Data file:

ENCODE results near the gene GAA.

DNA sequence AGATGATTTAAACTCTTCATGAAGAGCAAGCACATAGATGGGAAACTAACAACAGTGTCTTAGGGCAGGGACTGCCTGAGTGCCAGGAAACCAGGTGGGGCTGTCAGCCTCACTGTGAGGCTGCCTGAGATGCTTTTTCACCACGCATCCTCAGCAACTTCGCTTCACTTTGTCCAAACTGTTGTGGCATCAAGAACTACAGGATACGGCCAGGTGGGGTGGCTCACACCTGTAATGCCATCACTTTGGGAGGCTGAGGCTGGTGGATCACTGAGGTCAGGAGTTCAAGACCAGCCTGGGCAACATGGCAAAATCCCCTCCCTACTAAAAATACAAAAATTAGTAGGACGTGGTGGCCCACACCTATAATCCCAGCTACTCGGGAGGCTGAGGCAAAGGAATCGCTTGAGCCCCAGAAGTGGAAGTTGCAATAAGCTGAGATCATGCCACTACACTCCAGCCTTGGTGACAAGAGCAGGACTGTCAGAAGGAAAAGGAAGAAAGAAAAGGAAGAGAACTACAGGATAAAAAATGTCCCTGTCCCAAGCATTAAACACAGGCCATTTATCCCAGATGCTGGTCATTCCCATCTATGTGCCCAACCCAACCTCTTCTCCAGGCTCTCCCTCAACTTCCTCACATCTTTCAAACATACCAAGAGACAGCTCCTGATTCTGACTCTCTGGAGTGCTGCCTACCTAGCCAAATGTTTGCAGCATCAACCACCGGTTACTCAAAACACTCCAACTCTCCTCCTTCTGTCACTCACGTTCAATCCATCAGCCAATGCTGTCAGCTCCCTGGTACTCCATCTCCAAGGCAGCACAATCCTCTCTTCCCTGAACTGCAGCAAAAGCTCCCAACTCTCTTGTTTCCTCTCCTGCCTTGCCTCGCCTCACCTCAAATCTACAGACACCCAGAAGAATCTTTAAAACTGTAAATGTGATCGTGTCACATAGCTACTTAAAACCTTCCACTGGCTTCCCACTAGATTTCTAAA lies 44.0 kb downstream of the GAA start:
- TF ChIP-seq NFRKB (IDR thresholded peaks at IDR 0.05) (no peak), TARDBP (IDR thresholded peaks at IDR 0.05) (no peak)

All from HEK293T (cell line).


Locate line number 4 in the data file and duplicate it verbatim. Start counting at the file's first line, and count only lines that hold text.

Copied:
All from HEK293T (cell line).